If you have End-Stage Renal Disease, ALS, or have been receiving disability benefits for more than 24 months, you may be eligible for Medicare under the age of 65. In these cases, there is no age requirement for receiving Medicare coverage.

Medicare Eligibility Under Age 65

There are circumstances in which you may be eligible for Medicare under the age of 65.

Disability Medicare Eligibility

If you have received Social Security Disability Insurance (SSDI) or Railroad Retirement Board (RRB) benefits for 24 months, you qualify for Medicare and will automatically be enrolled in Medicare Part A and Medicare Part B. You will receive this coverage regardless of your age. For individuals who have ALS, also called Lou Gehrig’s disease, you will automatically enroll in Medicare the month your SSDI benefits begin.

Medicare Eligibility Under ESRD

Individuals with End-stage Renal Disease (ESRD) are eligible for Medicare at any age. ESRD is a medical condition in which a person has permanent kidney failure and requires regular dialysis treatments or a kidney transplant. If have ESRD, you will have to sign up for Medicare through the Social Security Administration. Your Medicare coverage will begin on the 4th month of dialysis treatment.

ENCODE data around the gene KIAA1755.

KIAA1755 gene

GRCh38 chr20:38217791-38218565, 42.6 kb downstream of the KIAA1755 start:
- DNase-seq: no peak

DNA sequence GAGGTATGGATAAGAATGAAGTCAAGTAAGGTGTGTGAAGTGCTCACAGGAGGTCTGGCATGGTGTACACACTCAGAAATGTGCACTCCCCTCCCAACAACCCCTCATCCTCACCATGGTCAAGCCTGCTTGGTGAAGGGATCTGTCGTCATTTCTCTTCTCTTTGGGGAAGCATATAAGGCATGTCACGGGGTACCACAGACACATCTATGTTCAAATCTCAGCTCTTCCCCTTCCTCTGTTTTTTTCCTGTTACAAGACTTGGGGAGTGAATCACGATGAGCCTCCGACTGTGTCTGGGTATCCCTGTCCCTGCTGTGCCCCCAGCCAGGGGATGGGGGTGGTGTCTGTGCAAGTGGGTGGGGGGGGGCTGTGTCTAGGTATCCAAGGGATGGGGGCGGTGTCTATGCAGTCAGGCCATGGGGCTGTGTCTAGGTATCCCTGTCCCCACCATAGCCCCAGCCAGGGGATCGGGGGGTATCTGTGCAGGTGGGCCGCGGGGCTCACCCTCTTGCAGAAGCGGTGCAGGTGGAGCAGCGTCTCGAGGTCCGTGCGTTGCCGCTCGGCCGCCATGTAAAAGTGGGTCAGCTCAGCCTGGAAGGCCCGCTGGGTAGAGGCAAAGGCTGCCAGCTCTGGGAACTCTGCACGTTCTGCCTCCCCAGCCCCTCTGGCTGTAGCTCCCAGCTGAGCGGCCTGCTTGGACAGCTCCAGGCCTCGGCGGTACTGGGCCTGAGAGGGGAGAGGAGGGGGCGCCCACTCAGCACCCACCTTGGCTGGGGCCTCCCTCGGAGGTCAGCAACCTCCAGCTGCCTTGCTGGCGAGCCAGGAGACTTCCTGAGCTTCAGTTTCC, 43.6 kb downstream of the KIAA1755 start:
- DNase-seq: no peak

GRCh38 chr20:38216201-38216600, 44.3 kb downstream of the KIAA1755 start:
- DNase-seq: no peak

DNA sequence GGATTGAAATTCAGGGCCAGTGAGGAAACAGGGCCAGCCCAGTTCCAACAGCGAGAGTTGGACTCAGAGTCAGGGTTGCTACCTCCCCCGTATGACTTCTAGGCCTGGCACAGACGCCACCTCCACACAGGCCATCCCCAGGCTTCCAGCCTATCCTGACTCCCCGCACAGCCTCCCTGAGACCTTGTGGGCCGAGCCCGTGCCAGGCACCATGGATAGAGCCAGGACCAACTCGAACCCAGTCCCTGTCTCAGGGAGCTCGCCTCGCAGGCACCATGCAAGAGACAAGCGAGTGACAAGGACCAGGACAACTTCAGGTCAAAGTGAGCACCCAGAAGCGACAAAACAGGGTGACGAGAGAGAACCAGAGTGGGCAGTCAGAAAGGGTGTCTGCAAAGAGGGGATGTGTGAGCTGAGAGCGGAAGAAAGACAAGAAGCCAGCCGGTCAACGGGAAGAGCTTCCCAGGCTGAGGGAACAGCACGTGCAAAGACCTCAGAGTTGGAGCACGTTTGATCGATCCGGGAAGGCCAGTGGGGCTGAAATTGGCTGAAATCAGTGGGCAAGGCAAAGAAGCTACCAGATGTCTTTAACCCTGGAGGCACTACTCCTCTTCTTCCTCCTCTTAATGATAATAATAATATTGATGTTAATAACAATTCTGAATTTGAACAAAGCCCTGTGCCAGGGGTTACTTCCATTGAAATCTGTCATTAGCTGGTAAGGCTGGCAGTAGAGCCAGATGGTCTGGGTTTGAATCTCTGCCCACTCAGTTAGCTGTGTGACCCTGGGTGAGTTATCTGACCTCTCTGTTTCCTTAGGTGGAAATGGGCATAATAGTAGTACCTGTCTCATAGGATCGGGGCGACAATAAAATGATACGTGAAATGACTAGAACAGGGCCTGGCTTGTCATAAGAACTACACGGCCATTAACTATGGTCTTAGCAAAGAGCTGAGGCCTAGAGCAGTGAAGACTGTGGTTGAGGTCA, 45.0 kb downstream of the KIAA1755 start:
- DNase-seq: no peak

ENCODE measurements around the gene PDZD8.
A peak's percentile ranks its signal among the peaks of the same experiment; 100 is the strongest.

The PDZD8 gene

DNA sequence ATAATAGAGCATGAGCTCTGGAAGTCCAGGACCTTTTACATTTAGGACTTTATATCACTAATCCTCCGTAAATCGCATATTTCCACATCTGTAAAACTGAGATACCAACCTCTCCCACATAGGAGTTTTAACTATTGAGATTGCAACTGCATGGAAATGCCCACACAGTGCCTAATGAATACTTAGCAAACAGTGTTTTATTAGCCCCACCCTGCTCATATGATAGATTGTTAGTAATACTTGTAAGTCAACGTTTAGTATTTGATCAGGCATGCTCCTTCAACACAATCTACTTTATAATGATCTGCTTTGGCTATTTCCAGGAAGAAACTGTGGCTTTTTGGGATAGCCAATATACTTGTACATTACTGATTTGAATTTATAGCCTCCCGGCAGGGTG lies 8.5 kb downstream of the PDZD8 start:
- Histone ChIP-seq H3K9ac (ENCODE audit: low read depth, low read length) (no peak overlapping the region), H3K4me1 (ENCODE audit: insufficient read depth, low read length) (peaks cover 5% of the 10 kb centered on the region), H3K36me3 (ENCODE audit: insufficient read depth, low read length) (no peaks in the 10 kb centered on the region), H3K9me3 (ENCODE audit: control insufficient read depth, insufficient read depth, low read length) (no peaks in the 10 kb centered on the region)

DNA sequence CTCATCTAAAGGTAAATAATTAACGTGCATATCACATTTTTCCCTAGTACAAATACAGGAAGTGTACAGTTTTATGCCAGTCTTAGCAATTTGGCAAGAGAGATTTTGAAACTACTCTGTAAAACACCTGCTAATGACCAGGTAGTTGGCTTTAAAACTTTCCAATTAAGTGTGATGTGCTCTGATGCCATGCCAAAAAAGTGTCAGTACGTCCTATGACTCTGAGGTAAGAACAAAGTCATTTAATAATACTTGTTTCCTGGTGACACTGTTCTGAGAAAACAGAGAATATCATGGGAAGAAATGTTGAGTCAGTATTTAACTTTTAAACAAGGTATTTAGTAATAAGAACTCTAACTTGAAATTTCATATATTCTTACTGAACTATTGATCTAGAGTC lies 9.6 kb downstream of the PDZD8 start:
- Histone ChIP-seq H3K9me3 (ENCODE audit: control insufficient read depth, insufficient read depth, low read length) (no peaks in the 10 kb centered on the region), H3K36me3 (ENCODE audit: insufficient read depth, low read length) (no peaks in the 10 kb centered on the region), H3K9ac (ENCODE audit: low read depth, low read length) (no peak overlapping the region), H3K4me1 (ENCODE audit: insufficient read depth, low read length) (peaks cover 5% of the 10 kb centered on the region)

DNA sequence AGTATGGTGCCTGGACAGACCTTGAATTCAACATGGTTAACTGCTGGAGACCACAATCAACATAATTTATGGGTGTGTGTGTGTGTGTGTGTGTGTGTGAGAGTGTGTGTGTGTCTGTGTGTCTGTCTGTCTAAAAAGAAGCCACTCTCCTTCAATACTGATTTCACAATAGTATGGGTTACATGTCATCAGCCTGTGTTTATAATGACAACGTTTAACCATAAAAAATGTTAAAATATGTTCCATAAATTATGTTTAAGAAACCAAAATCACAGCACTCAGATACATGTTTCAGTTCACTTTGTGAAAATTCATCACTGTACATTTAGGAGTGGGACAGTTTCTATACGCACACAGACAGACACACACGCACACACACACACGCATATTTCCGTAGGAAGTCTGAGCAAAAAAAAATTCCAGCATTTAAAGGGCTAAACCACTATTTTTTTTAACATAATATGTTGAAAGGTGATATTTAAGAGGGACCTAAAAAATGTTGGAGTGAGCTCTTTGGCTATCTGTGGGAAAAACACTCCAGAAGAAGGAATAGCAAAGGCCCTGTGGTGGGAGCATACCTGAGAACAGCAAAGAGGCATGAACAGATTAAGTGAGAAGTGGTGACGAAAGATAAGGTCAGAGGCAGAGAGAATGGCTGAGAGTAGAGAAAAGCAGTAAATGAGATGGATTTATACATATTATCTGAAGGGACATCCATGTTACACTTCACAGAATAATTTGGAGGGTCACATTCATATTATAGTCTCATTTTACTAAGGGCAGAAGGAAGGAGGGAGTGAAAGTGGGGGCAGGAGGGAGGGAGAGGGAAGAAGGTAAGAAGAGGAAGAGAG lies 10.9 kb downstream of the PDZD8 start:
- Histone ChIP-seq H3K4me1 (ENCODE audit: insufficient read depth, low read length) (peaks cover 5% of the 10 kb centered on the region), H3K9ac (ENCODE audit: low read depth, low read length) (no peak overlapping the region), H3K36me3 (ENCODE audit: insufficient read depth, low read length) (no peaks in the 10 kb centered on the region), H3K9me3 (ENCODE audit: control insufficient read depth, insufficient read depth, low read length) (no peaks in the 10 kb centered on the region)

Are There Work Requirements for Medicare?

There are no work requirements to be eligible for Medicare. However, if you have not paid Medicare taxes while working for at least 40 quarters (or 10 years), you may be required to pay a monthly premium for your Medicare Part A. If you qualify for Medicare prior to age 65 due to a disability or condition, you will not have to pay a Medicare Part A premium.

Even if you are working past age 65, you are still eligible for Medicare. If you do not have to pay a premium for Medicare Part A, you can choose to enroll even if you are still employed.